Sunday, 9 August 2009

The Torture Tapes: Case dismissed

The case brought by Bassam Nabulsi against Sheikh Issa has been dismissed in the US District Court in Houston. The expert witness on the subject of service of process in the UAE appearing for the Defendant (Sheikh Issa) was Dr Faraj A. Ahnish of Hadef and Partners a UAE law firm. While making no reference to the matter by name, the summary of Dr Ahnish's evidence is below, reproduced courtesy of H&P.
The Houston Court's opinion and order are here. The dismissal is being appealed.
Dr. Faraj A. Ahnish, Managing Partner of Hadef & Partners' Abu Dhabi office, recently acted as expert witness in respect of a civil claim filed by an individual against a UAE citizen (the Defendant). The claim was brought before the United States District Court for the Southern District of Texas, Houston Division (the Court).
Pending before the Court was the Defendant’s motion praying that the claim be dismissed on, amongst other grounds ‘‘improper service’’ of notification of the Plaintiff’s Statement of Claim and excluding the expert witness statement and testimony prepared by a professor of law on the Plaintiff’s request.
The Court in its Memorandum Opinion and Order (in support of its judgment) allowed the Defendant’s motion for excluding the expert witness statement and testimony filed, by that expert, on behalf of the Plaintiff. The Court noted that:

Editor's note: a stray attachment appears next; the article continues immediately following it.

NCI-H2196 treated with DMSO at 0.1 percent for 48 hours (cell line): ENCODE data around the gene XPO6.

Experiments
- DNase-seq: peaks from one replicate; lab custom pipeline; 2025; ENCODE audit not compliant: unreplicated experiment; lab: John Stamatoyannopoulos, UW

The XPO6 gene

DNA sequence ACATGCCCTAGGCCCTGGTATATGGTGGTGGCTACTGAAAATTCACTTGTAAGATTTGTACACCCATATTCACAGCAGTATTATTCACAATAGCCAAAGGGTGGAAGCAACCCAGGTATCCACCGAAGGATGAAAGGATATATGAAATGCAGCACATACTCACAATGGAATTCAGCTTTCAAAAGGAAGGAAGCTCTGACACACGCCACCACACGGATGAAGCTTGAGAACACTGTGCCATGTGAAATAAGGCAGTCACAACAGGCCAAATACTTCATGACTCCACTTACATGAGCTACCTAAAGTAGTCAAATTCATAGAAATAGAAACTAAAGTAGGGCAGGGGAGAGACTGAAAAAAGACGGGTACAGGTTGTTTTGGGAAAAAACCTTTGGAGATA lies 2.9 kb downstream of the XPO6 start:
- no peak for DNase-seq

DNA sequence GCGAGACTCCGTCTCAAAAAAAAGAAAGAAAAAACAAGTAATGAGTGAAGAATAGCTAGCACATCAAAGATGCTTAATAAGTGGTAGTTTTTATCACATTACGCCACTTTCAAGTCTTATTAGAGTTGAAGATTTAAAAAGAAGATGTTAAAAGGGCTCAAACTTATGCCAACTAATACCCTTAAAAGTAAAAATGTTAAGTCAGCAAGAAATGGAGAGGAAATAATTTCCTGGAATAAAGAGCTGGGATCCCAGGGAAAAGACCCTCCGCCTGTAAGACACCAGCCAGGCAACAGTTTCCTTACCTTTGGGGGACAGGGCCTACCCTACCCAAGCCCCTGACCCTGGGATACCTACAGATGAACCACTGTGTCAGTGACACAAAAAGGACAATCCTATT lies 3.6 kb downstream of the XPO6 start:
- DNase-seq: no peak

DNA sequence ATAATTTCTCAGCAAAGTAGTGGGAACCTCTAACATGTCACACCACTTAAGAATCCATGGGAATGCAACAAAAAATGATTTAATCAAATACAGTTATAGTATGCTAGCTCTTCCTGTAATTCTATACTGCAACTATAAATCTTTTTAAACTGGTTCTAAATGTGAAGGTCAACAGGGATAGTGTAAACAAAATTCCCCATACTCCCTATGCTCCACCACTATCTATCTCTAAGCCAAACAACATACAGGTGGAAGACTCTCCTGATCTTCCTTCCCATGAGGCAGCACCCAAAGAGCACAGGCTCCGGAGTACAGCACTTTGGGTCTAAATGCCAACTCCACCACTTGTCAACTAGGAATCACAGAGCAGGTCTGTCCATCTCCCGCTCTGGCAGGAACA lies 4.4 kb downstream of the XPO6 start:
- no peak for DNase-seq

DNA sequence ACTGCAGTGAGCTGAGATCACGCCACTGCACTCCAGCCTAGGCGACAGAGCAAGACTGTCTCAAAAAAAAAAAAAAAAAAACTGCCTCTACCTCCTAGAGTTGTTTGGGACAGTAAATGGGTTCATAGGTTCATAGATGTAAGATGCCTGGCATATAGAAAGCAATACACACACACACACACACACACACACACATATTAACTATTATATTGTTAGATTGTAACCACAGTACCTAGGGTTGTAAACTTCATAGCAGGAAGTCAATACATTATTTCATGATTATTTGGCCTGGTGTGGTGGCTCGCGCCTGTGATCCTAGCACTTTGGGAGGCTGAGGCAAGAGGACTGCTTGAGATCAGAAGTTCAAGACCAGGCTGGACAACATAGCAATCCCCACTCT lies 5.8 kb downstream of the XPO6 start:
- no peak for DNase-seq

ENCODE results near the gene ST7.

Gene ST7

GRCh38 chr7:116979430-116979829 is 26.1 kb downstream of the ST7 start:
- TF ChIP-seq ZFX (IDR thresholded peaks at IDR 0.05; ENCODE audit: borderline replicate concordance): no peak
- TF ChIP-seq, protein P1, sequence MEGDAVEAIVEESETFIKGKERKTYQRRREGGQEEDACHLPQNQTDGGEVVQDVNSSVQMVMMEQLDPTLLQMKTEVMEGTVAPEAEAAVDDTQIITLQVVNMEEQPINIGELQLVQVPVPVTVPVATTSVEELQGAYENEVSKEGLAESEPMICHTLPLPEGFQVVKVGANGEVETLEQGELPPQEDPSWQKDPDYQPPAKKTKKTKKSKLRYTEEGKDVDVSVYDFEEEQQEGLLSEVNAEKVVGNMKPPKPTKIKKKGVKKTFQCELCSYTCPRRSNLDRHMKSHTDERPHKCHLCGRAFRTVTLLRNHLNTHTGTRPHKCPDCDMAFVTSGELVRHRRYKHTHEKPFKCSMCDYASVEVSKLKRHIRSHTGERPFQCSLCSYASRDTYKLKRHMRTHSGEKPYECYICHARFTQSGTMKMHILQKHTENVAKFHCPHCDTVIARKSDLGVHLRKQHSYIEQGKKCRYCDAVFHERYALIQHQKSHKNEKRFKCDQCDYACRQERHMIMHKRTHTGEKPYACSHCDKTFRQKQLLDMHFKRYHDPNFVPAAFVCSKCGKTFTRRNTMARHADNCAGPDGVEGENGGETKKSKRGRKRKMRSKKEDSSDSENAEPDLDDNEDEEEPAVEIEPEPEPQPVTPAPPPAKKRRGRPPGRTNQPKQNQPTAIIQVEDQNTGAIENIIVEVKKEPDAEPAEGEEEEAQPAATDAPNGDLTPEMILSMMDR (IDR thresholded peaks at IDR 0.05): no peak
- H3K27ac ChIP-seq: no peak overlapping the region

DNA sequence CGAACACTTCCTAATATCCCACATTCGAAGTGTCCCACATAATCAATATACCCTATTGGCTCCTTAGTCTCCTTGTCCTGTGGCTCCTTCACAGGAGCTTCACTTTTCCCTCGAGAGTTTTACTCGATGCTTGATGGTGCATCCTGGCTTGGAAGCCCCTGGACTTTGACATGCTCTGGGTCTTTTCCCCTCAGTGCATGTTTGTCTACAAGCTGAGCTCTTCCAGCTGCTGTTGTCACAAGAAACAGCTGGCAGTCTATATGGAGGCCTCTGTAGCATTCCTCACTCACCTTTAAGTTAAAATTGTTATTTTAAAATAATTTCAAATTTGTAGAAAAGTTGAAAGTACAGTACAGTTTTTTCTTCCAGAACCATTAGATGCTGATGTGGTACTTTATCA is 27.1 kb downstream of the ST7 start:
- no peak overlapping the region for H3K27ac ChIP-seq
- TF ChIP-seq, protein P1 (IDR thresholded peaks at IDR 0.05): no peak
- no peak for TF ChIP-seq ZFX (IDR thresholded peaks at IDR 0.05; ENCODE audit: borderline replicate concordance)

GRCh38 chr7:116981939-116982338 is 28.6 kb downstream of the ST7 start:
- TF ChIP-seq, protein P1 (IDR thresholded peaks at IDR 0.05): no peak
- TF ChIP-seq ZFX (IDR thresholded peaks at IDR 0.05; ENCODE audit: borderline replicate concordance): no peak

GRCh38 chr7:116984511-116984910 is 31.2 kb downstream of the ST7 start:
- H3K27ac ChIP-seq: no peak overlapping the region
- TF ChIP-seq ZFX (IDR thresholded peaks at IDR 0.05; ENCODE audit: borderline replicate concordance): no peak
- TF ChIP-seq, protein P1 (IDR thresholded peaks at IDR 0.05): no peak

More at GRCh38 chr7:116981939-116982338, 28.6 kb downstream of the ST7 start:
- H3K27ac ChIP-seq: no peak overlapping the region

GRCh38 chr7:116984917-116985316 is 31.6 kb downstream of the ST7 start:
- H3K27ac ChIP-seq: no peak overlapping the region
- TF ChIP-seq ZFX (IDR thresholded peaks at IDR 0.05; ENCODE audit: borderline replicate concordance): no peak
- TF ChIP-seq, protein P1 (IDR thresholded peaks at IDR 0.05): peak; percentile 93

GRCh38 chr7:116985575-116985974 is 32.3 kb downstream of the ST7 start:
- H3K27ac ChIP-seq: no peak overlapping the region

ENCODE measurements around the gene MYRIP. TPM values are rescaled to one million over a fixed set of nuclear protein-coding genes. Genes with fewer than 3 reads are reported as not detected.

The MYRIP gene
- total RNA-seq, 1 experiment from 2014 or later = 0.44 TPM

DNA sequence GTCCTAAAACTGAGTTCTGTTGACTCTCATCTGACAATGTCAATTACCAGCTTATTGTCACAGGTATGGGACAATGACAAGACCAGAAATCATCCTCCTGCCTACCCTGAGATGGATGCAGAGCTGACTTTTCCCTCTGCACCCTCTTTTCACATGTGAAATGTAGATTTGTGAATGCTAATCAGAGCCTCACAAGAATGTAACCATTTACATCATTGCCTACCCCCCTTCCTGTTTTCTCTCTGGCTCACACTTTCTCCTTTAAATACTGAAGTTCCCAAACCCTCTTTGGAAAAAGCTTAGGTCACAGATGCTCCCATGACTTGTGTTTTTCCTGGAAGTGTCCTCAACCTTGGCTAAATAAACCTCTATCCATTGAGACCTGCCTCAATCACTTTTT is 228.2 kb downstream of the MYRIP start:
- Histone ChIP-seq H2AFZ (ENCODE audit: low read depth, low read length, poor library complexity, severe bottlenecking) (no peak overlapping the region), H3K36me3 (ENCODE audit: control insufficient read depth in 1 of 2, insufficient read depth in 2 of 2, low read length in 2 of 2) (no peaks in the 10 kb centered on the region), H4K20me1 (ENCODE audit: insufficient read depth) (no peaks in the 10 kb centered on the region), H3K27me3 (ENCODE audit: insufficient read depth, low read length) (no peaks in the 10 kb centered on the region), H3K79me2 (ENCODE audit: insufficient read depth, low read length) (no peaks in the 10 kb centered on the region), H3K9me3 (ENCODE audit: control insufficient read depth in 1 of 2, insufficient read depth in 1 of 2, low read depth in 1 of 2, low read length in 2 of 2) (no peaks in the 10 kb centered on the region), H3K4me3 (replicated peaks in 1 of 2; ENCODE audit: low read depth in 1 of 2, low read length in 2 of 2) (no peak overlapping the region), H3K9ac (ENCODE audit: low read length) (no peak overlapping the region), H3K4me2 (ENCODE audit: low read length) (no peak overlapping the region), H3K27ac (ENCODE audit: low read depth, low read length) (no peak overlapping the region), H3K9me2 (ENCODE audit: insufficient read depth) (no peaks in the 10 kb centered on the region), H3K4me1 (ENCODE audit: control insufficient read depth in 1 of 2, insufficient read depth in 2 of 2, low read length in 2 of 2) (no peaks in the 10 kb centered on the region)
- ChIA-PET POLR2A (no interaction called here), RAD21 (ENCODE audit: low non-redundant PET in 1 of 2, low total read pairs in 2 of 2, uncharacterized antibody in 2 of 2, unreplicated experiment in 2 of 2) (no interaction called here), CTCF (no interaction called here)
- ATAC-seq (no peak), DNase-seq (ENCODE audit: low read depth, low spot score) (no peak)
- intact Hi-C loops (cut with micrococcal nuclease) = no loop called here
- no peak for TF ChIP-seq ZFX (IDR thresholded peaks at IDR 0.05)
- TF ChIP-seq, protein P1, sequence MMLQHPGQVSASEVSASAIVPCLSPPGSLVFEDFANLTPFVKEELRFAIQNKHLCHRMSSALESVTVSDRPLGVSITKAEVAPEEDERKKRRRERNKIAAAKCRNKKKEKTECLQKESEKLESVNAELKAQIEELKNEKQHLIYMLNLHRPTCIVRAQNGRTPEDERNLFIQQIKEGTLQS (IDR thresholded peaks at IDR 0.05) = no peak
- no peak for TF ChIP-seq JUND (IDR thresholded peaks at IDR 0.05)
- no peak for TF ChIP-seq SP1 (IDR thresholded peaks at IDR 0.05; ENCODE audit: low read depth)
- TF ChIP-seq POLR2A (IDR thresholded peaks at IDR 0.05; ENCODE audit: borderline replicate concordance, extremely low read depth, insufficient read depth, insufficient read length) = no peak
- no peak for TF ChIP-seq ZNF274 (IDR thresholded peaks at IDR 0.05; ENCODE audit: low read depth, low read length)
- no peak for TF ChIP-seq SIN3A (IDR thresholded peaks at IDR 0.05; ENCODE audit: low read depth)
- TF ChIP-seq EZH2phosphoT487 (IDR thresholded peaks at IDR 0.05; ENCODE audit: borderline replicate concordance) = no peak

he has no experience with or expertise in U.A.E. law. Moreover, the Plaintiff acknowledges that [his] “testimony on U.A.E. law essentially echoed the testimony of Defendant’s legal expert (that is, the deposition testimony of Dr. Faraj A. Ahnish).” Accordingly, the Defendant’s motion to exclude the testimony of Professor Khan will be granted”.
The Court then went on to consider the Defendant’s motion to dismiss the claim for improper services. The Court cited the governing rule under US law on this subject. It acknowledged that the US relevant federal rule of Civil Procedure authorises the court to dismiss a case for “insufficient service of process”. It stated that due process under the United States Constitution requires that:

before a court may exercise personal jurisdiction over a defendant, there must be more than notice to the defendant and a constitutionally sufficient relationship between the defendant and the forum. There also must be a basis for the defendant’s amenability to service of summons. Absent consent, this means there must be authorization for service of summons on the defendant.”

The Court then cited US federal rules on service of process on individuals located in a foreign country. Next, the Court considered the facts and circumstances relating to the purported service of process on the Defendant by a professional process serving company based in the US.

The facts relating to the purported service process were carefully analysed in Dr. Ahnish’s expert Witness Statement and the conclusion arrived at was that under the relevant provisions of UAE law, the service purported to have been effected on the Defendant would not be regarded as proper or sufficient service of a civil Statement of Claim. The conclusion arrived at in Dr. Ahnish’s Witness Statement was based on careful examination of the provisions of UAE law on service of court process.

The Court upheld the opinion of Dr. Ahnish’s opinion in its entirety in respect of service of process under UAE law. The Court stated: